all like TRIARII! PRINCIPES! WAR DOGS!

    SolarInquisitorZibblsnrtDead Legend
  • Lost SalientLost Salient blink twice if you'd like me to mercy kill youRegistered User regular
    Hullloooooo there history thread! This IS relevant to my interests!

    @Zellpher this may be overly nosy for a stranger, but do you have any internships under your belt or leads on work after university? (She asks, as a history major who failed to successfully find a job in her field.)

    RUVCwyu.jpg
    "Sandra has a good solid anti-murderer vibe. My skin felt very secure and sufficiently attached to my body when I met her. Also my organs." HAIL SATAN
  • SolarSolar Registered User regular
    Love the absolute fuck out of that game

    InquisitorMetzger MeisterJayKaos
  • ZellpherZellpher Registered User regular
    Hullloooooo there history thread! This IS relevant to my interests!

    @Zellpher this may be overly nosy for a stranger, but do you have any internships under your belt or leads on work after university? (She asks, as a history major who failed to successfully find a job in her field.)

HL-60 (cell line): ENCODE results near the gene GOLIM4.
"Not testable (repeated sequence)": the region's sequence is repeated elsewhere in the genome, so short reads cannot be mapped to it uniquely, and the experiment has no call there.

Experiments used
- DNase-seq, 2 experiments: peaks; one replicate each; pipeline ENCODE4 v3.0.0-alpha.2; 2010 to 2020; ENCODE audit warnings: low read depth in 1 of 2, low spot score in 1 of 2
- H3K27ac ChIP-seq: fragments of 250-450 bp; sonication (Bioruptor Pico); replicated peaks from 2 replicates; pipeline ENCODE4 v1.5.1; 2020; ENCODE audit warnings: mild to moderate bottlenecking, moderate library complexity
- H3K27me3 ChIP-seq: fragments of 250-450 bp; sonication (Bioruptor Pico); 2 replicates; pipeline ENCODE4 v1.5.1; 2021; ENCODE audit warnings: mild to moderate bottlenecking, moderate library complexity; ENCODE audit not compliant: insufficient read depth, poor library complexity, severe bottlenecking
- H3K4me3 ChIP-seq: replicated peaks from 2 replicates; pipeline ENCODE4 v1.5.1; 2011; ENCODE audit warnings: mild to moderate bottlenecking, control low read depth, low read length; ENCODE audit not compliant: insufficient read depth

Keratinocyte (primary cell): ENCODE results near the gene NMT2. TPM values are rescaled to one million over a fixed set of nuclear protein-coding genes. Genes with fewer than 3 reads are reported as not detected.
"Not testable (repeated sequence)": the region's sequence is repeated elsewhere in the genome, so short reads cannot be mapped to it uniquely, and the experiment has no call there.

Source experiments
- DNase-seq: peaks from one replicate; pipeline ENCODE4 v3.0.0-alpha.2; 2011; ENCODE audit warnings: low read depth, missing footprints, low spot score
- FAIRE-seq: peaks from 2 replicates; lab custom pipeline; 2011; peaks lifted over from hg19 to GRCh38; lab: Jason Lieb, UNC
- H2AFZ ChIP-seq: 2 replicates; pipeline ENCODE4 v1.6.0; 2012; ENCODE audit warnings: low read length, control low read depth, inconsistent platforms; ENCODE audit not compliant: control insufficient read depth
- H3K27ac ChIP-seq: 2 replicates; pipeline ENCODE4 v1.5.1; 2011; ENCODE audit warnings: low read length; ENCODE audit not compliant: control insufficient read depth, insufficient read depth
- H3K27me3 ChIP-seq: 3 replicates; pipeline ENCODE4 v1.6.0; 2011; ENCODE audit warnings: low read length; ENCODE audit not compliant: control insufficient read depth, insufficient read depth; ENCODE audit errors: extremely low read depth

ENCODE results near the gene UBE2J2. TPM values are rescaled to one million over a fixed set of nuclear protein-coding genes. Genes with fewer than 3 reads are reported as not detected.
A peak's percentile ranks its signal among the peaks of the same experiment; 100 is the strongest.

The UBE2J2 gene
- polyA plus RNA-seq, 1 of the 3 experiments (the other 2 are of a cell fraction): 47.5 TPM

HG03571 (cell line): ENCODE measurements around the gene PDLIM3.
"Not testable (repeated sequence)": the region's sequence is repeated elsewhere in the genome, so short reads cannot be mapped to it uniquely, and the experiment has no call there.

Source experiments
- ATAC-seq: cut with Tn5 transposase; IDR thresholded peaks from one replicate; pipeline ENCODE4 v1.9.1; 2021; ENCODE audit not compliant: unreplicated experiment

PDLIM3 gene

I'm doing an internship over the summer at a local museum. I'm applying for grad school this fall, figured it'd be a good idea to actually do archival work before committing. Unfortunately I was born on the wrong coast for 90% of archivist programs. I'm currently working under someone in my department on a textbook (just index revisions, which is basically just judgmental data entry).

    Speaking of which, I should probably get back to it...

    but yeah, after the internship everything is just a giant, terrifying question mark.

  • RMS OceanicRMS Oceanic Registered User regular
    Solar wrote: »